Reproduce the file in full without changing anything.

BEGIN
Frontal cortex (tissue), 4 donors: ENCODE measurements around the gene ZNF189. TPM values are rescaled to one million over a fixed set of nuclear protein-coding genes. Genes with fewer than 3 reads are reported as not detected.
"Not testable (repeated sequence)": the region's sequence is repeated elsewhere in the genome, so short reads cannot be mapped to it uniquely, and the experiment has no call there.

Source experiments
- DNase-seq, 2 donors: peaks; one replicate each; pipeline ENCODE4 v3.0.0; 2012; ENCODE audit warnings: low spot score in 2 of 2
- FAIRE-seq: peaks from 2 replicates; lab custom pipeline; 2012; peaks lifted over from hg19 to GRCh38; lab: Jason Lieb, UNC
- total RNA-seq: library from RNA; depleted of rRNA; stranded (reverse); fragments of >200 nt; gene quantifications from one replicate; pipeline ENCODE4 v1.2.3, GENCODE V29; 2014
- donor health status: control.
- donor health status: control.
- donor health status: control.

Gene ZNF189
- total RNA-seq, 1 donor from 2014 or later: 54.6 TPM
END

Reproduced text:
Frontal cortex (tissue), 4 donors: ENCODE measurements around the gene ZNF189. TPM values are rescaled to one million over a fixed set of nuclear protein-coding genes. Genes with fewer than 3 reads are reported as not detected.
"Not testable (repeated sequence)": the region's sequence is repeated elsewhere in the genome, so short reads cannot be mapped to it uniquely, and the experiment has no call there.

Source experiments
- DNase-seq, 2 donors: peaks; one replicate each; pipeline ENCODE4 v3.0.0; 2012; ENCODE audit warnings: low spot score in 2 of 2
- FAIRE-seq: peaks from 2 replicates; lab custom pipeline; 2012; peaks lifted over from hg19 to GRCh38; lab: Jason Lieb, UNC
- total RNA-seq: library from RNA; depleted of rRNA; stranded (reverse); fragments of >200 nt; gene quantifications from one replicate; pipeline ENCODE4 v1.2.3, GENCODE V29; 2014
- donor health status: control.
- donor health status: control.
- donor health status: control.

Gene ZNF189
- total RNA-seq, 1 donor from 2014 or later: 54.6 TPM